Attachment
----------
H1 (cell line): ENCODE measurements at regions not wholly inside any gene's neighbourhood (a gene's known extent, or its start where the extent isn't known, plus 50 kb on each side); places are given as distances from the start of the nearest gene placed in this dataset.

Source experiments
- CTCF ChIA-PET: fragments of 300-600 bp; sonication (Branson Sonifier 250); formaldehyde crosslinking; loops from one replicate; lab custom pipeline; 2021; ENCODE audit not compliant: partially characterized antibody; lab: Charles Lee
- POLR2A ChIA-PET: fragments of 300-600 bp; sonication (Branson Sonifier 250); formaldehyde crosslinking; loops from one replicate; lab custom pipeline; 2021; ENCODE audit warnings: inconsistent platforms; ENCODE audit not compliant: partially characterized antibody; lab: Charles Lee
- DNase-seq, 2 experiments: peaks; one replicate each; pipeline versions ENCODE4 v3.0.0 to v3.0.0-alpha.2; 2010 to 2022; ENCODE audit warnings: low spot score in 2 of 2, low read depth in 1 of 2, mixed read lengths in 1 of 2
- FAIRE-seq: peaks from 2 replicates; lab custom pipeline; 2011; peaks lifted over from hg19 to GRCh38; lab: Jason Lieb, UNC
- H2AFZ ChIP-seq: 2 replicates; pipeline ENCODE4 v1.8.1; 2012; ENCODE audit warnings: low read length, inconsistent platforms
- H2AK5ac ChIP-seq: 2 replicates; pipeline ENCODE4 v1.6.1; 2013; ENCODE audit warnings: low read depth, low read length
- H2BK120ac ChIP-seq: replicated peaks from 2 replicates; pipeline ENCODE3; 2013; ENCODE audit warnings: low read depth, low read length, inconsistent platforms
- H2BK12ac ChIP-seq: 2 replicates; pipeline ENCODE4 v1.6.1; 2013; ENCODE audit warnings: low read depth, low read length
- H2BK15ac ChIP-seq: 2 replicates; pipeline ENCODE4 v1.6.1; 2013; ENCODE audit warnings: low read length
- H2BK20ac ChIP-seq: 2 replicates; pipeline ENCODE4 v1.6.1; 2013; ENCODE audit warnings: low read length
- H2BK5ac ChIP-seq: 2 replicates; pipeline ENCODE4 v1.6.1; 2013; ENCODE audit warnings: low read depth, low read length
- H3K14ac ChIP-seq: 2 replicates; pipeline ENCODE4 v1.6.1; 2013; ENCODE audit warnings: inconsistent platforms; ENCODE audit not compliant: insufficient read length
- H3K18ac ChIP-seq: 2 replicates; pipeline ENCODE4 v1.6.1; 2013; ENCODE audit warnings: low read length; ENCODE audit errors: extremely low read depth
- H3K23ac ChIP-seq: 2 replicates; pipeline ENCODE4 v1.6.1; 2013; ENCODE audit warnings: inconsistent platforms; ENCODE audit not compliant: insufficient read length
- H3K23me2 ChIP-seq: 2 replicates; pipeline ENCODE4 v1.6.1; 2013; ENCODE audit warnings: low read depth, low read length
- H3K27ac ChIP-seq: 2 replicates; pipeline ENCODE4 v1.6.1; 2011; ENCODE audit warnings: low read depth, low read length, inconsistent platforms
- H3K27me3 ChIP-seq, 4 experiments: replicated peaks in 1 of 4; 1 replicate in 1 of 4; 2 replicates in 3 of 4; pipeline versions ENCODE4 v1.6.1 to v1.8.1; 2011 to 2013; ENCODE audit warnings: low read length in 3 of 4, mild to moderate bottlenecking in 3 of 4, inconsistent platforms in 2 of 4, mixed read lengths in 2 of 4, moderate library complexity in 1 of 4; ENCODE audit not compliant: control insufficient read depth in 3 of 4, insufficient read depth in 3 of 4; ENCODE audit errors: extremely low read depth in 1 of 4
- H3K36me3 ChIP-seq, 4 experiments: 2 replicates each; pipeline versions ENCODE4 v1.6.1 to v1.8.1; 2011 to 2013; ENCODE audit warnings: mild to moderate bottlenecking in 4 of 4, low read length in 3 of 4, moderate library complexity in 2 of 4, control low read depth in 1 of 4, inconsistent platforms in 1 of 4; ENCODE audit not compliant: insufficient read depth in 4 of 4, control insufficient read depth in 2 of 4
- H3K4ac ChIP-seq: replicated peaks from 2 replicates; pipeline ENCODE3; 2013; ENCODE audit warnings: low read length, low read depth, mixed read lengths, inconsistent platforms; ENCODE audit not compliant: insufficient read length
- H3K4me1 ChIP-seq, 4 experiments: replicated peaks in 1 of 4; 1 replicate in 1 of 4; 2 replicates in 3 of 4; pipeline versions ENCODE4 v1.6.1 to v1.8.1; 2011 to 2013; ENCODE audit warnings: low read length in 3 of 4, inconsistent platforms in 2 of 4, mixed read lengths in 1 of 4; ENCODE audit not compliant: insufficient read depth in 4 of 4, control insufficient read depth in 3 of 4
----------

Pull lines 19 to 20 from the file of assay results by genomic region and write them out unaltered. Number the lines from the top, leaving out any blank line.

- H3K27me3 ChIP-seq, 4 experiments: replicated peaks in 1 of 4; 1 replicate in 1 of 4; 2 replicates in 3 of 4; pipeline versions ENCODE4 v1.6.1 to v1.8.1; 2011 to 2013; ENCODE audit warnings: low read length in 3 of 4, mild to moderate bottlenecking in 3 of 4, inconsistent platforms in 2 of 4, mixed read lengths in 2 of 4, moderate library complexity in 1 of 4; ENCODE audit not compliant: control insufficient read depth in 3 of 4, insufficient read depth in 3 of 4; ENCODE audit errors: extremely low read depth in 1 of 4
- H3K36me3 ChIP-seq, 4 experiments: 2 replicates each; pipeline versions ENCODE4 v1.6.1 to v1.8.1; 2011 to 2013; ENCODE audit warnings: mild to moderate bottlenecking in 4 of 4, low read length in 3 of 4, moderate library complexity in 2 of 4, control low read depth in 1 of 4, inconsistent platforms in 1 of 4; ENCODE audit not compliant: insufficient read depth in 4 of 4, control insufficient read depth in 2 of 4